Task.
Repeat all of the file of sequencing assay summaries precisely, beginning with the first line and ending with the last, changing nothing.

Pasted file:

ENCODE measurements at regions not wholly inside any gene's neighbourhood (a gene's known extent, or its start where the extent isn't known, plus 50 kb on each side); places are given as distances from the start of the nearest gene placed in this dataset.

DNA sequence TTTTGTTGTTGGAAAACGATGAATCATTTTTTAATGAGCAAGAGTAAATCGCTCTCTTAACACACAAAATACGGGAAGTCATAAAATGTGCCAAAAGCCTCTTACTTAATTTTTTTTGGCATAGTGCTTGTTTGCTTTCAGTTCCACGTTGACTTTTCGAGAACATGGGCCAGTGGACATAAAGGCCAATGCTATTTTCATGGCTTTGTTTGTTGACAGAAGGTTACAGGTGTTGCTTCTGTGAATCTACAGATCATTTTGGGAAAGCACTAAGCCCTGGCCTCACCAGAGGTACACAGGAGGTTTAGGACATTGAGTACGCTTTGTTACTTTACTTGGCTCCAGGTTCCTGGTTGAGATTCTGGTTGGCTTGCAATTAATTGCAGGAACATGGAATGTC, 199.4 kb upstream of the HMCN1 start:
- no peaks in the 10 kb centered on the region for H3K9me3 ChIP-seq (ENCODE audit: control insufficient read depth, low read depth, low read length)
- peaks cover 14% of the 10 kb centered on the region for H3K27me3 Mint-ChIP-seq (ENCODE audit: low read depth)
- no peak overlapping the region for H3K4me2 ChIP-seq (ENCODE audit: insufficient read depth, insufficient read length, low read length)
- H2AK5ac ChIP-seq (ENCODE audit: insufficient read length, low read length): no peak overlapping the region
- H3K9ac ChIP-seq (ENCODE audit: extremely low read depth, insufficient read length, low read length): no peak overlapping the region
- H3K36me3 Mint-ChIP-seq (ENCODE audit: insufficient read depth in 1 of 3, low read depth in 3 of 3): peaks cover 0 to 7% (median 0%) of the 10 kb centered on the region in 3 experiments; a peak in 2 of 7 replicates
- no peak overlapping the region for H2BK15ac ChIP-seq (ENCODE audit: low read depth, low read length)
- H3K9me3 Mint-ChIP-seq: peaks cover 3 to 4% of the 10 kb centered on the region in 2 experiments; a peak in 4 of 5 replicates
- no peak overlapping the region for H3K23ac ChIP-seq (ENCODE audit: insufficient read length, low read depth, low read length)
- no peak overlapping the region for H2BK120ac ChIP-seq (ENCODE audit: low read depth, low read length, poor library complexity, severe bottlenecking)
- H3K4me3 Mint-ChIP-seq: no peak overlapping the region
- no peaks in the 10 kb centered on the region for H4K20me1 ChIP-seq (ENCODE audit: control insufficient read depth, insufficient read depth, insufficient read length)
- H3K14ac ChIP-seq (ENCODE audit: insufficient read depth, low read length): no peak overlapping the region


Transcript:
ENCODE measurements at regions not wholly inside any gene's neighbourhood (a gene's known extent, or its start where the extent isn't known, plus 50 kb on each side); places are given as distances from the start of the nearest gene placed in this dataset.

DNA sequence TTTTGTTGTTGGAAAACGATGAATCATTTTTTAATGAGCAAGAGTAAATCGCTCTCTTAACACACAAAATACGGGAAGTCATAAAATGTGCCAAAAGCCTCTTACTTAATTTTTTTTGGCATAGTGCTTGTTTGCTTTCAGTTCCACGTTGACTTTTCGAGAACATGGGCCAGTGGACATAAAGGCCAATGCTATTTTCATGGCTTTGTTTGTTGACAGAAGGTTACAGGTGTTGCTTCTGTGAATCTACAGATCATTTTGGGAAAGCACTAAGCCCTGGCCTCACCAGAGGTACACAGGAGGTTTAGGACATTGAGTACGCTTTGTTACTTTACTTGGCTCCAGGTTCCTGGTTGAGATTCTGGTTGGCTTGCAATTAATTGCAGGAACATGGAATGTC, 199.4 kb upstream of the HMCN1 start:
- no peaks in the 10 kb centered on the region for H3K9me3 ChIP-seq (ENCODE audit: control insufficient read depth, low read depth, low read length)
- peaks cover 14% of the 10 kb centered on the region for H3K27me3 Mint-ChIP-seq (ENCODE audit: low read depth)
- no peak overlapping the region for H3K4me2 ChIP-seq (ENCODE audit: insufficient read depth, insufficient read length, low read length)
- H2AK5ac ChIP-seq (ENCODE audit: insufficient read length, low read length): no peak overlapping the region
- H3K9ac ChIP-seq (ENCODE audit: extremely low read depth, insufficient read length, low read length): no peak overlapping the region
- H3K36me3 Mint-ChIP-seq (ENCODE audit: insufficient read depth in 1 of 3, low read depth in 3 of 3): peaks cover 0 to 7% (median 0%) of the 10 kb centered on the region in 3 experiments; a peak in 2 of 7 replicates
- no peak overlapping the region for H2BK15ac ChIP-seq (ENCODE audit: low read depth, low read length)
- H3K9me3 Mint-ChIP-seq: peaks cover 3 to 4% of the 10 kb centered on the region in 2 experiments; a peak in 4 of 5 replicates
- no peak overlapping the region for H3K23ac ChIP-seq (ENCODE audit: insufficient read length, low read depth, low read length)
- no peak overlapping the region for H2BK120ac ChIP-seq (ENCODE audit: low read depth, low read length, poor library complexity, severe bottlenecking)
- H3K4me3 Mint-ChIP-seq: no peak overlapping the region
- no peaks in the 10 kb centered on the region for H4K20me1 ChIP-seq (ENCODE audit: control insufficient read depth, insufficient read depth, insufficient read length)
- H3K14ac ChIP-seq (ENCODE audit: insufficient read depth, low read length): no peak overlapping the region